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A “nuclear” confrontation is brewing in the Senate over the nomination of Judge Neil Gorsuch to the Supreme Court — with Democrats threatening a historic filibuster, and Republicans pledging a historic rules change in return.
Republican leaders have warned that they would resort to a “nuclear option” to avert an impasse, changing Senate rules to require a simple majority to end debate on the nomination, rather than 60 votes. President Trump has endorsed the option, last month urging Majority Leader Mitch McConnell to “go nuclear” if needed.
Recriminations have begun flying among Republicans even before the House votes Friday on a plan that aims to repeal and replace the Affordable Care Act.
President Trump and House Republican leadership are adamant that the bill must pass. But that outcome was in deep doubt on Friday morning, as lawmakers on both flanks of the GOP expressed skepticism.
(CNN) When President Donald Trump set out to choose a Supreme Court nominee, one factor was critical: a proven record.On that front, Judge Neil Gorsuch, who has a long paper trail of judicial opinions from his time on the 10th US Circuit Court of Appeals, appears to be the perfect candidate for judicial conservatives.They are pleased with the opinions on the books, and they feel confident that on issues he has not directly considered, such as abortion and the gun rights he will be guided by his conservative values.
(CNN) President Donald Trump released a $1.1 trillion budget outline Thursday that proposes a $54 billion increase in defense spending and corresponding cuts to non-defense spending at the State Department, the Department of Housing and Urban Development, the Environmental Protection Agency and the wholesale elimination of other federal programs.Mick Mulvaney, Trump's director of the Office of Management and Budget, described the proposal as a "hard power budget" in a Wednesday briefing with reporters, meaning the Trump administration will prioritize defense spending over diplomacy and foreign aid.
Someone with access to all or parts of President Donald Trump's tax returns wants them made public. But who?
Tuesday's disclosure of two pages from Trump's 2005 federal returns marked the second time in the last seven months that portions of Trump's tax filings have been leaked to reporters.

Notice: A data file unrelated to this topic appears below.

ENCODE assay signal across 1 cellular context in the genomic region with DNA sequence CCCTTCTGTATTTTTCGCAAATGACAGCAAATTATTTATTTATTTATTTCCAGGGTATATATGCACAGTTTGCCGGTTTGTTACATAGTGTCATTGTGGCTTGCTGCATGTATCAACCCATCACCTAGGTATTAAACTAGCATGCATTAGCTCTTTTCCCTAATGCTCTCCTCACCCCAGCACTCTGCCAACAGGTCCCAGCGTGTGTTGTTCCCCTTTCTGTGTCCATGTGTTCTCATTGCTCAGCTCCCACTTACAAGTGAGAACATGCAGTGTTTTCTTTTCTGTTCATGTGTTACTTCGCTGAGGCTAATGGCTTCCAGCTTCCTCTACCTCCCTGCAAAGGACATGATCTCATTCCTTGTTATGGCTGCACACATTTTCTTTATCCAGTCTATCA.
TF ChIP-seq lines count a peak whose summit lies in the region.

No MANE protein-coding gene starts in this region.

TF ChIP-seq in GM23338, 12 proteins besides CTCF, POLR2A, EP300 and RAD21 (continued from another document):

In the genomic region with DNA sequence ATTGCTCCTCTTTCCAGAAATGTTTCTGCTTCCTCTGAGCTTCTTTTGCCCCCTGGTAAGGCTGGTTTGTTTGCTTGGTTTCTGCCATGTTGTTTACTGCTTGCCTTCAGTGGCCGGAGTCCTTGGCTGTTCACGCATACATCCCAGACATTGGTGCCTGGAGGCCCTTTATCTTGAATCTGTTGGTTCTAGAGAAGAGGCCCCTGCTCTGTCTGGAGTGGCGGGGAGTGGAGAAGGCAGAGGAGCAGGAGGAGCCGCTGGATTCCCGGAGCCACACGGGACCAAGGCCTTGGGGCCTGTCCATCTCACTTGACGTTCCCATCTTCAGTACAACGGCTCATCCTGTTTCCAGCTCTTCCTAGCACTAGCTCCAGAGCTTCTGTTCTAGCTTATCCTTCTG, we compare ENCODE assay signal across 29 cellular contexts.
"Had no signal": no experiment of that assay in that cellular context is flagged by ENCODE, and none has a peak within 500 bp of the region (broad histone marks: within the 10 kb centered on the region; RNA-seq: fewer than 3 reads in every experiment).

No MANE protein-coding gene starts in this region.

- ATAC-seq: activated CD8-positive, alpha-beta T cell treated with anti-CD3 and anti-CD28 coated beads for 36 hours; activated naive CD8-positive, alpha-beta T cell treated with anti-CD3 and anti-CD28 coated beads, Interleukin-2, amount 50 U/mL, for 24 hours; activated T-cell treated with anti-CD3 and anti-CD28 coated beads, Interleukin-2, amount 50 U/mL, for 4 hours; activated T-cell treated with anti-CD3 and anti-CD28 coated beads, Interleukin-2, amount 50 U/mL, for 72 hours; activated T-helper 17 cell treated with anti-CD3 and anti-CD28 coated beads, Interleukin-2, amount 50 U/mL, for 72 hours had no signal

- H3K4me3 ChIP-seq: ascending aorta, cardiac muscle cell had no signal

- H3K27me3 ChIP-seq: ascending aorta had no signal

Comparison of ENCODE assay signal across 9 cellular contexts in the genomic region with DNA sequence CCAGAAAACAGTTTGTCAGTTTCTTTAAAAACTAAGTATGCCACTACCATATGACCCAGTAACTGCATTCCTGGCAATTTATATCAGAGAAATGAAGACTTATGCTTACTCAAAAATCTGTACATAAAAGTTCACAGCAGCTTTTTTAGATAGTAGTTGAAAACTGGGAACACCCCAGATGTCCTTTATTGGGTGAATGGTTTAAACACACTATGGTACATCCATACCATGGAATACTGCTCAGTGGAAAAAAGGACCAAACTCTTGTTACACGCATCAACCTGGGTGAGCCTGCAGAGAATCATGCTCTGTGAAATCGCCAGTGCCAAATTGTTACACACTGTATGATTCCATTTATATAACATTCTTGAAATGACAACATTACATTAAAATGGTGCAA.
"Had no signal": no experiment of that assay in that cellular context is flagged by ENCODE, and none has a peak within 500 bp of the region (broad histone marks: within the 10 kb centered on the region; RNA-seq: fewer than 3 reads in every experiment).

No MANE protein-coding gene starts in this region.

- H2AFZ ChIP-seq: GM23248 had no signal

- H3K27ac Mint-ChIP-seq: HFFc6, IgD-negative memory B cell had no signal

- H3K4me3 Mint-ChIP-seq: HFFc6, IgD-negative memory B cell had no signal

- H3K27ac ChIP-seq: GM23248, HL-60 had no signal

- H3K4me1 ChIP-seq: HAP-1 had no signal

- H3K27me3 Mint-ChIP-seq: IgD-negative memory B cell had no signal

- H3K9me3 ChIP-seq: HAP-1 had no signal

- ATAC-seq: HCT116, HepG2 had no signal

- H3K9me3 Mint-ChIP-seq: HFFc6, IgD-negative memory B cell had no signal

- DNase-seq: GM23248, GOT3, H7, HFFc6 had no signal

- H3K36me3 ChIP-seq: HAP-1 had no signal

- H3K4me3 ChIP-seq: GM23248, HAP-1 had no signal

Congressional Democrats signaled Monday that they’re ready to block spending bills over President Trump’s planned border wall, raising the risks of a new government shutdown early in the new administration.
Adding more immigration agents to Homeland Security’s deportation agency, making Planned Parenthood ineligible for federal cash and changing former President Barack Obama’s policies on the environment, labor, veterans or consumer protections would also invite a shutdown, Senate Democrats said in a letter to GOP leaders.
Democrats are confident Republicans would shoulder the blame for a shutdown — though it’s a bigger risk for the minority party this year, when they have little control over the process other than the power of a filibuster in the Senate.
It should come as no surprise that an Obama political appointee (with the cooperation of the media) would try to create a phony scandal out of a routine event. With every new administration, the incoming president asks all U.S. attorneys appointed by the prior administration to resign. After all, they are political appointees, just like cabinet officials and the attorney general, other cabinet members and literally thousands of other jobs within the executive branch.
In 2009, President Barack Obama asked for the resignation of George W. Bush-appointed U.S. Attorneys. When he replaced virtually all of them, it was treated as nothing out of the ordinary. That’s because it wasn’t.
In March 1993 President Bill Clinton had Attorney General Janet Reno fire 93 of the 94 U.S. Attorneys appointed by the prior administration. (Only Michael Chertoff was retained, apparently at the request of Sen. Bill Bradley, D-N.J.) Again, there was no outrage over these firings.
Yet today, Preet Bharara, Obama’s U.S. Attorney for the Southern District of New York, is being portrayed by some as a political martyr because he was “fired” after he refused the Trump administration’s request to resign along with the remaining 45 Obama appointees in the U.S. Attorney slots. The fuss being made about this is just as phony as the outrage ginned up in 2006 by political opponents of President George W. Bush. They were shocked, SHOCKED!, that Bush had dared replace eight U.S. Attorneys—all of whom had been appointed by… Bush himself.
President Donald Trump’s administration asked remaining U.S. attorneys appointed by President Barack Obama to offer their resignations Friday, a seemingly abrupt move that surprised many—including the officeholders asked to leave.
At the top of that list was Preet Bharara, who oversees the powerful Manhattan office, which is known for handling high-profile Wall Street and terrorism cases. In November, Bharara met with the president-elect at Trump Tower and then held a press conference in the lobby to say that he would continue to serve the new administration.
Arnold Schwarzenegger may be back — in politics.
The “Terminator” star, former California governor and, until recently, host of “Celebrity Apprentice” is considering running for the US Senate in 2018, insiders told Politico.
Schwarzenegger, 69, may forsake the GOP for the Independence Party to challenge incumbent Democratic senator Dianne Feinstein, who will be 85 years old, the sources noted.